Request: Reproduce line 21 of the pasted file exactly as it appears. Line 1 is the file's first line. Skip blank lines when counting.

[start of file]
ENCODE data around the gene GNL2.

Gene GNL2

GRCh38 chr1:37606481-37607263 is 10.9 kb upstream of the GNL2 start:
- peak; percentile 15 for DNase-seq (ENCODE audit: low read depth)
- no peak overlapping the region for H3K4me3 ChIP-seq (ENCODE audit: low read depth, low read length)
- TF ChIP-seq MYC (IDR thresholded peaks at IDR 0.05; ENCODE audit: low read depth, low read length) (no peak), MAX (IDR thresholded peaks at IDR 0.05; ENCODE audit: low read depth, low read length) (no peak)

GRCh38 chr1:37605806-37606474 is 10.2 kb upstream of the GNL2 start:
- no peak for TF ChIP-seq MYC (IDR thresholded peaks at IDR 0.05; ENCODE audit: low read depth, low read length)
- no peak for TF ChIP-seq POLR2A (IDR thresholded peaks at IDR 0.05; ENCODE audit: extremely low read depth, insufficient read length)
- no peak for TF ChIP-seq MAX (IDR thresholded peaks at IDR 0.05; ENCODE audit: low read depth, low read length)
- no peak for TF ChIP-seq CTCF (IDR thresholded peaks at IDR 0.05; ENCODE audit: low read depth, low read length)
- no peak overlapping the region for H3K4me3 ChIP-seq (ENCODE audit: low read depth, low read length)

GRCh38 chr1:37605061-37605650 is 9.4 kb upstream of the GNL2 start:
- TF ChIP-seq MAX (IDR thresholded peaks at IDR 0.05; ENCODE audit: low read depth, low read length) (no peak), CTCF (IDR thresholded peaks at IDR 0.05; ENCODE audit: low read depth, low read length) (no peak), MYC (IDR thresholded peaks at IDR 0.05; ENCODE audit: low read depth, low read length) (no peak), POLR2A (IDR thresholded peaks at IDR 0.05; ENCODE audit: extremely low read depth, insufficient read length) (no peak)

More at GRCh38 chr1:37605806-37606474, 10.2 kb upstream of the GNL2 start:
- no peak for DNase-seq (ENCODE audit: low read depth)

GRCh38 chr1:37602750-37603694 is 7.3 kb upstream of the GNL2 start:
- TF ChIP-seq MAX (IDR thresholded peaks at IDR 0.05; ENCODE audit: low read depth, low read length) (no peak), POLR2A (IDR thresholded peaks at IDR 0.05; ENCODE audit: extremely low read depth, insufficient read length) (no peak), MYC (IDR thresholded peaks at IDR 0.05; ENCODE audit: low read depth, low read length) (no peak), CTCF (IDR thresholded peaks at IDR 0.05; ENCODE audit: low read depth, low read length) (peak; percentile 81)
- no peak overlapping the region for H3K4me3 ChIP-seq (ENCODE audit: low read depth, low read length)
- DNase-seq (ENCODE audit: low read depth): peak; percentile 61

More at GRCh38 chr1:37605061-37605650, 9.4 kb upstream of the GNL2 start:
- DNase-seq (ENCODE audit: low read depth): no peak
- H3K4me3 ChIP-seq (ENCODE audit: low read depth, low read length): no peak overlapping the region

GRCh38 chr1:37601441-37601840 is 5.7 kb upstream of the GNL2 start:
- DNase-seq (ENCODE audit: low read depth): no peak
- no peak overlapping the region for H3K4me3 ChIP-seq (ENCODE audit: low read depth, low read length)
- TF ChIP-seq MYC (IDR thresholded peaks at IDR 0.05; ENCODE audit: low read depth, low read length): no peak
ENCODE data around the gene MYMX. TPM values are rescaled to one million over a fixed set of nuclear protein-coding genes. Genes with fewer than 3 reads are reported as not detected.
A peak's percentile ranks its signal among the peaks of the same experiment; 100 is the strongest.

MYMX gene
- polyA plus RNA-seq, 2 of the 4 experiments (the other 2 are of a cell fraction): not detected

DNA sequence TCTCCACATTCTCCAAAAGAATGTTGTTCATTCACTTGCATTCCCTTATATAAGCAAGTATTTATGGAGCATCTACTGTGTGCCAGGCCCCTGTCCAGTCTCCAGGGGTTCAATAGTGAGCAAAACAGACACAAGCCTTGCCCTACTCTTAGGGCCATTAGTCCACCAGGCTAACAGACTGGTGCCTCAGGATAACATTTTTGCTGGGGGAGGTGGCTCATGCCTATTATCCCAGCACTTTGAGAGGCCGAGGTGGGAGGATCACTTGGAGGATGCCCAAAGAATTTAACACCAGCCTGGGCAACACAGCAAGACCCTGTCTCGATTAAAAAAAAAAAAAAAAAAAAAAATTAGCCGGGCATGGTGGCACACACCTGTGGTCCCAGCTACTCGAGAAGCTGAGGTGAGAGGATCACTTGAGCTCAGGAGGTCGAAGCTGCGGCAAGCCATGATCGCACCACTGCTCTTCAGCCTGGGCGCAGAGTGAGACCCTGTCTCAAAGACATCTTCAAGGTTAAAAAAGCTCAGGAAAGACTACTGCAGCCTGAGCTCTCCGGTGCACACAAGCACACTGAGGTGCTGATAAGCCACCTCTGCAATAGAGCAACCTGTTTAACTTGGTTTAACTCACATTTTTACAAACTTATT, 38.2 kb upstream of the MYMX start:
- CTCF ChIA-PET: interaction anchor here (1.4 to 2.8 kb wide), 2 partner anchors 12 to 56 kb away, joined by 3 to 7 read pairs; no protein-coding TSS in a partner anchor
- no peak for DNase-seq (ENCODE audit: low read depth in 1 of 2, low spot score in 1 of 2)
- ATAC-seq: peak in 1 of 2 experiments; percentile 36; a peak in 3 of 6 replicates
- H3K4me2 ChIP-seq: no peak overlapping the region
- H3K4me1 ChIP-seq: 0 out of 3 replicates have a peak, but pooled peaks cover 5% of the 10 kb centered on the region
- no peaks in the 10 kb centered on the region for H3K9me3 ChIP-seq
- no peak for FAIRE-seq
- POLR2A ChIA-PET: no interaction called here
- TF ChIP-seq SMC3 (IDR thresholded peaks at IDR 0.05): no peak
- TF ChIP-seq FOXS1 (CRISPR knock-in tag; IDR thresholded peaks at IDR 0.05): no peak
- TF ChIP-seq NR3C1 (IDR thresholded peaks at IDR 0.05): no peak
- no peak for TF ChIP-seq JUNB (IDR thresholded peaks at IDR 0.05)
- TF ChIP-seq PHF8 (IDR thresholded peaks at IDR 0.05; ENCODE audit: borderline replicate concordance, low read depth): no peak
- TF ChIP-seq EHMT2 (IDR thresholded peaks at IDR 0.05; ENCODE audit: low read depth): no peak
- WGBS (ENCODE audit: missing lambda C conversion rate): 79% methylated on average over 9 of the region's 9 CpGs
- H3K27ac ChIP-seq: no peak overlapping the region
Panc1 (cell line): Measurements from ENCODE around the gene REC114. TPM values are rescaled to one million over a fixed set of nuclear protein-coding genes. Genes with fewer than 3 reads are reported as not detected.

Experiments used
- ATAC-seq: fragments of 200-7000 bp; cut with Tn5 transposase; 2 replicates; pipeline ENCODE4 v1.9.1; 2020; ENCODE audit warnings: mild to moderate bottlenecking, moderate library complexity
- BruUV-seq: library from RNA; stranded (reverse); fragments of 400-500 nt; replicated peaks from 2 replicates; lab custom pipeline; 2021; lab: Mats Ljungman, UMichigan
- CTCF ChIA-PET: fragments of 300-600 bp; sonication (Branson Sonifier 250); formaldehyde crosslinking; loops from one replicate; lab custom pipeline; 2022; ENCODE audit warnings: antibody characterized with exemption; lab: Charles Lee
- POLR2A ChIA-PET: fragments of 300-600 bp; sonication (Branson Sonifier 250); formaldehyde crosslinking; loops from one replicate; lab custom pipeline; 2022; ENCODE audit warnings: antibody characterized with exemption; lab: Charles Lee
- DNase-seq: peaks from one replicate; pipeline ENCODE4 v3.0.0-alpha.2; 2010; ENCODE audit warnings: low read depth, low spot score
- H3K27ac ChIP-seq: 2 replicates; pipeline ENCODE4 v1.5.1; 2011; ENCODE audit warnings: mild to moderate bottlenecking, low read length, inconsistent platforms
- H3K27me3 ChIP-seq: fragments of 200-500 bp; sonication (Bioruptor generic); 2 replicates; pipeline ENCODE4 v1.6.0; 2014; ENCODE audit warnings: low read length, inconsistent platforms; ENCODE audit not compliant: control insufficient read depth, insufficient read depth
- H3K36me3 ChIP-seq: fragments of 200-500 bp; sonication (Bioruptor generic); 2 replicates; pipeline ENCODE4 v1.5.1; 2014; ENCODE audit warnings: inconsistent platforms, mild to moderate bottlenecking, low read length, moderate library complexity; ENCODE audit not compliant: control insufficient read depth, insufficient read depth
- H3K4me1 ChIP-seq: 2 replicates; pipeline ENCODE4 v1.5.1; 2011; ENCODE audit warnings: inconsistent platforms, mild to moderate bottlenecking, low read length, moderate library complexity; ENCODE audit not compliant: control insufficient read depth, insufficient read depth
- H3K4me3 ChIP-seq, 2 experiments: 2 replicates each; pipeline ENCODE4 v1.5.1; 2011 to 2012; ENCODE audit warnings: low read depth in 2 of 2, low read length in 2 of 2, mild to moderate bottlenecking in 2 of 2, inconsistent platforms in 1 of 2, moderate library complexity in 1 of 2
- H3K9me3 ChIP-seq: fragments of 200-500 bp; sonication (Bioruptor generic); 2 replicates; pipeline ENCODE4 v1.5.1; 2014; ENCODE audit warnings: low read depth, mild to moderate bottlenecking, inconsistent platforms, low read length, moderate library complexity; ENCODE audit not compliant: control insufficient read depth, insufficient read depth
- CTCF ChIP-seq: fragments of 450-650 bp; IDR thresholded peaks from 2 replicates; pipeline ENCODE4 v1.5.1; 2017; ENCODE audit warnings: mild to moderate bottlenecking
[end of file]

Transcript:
More at GRCh38 chr1:37605061-37605650, 9.4 kb upstream of the GNL2 start: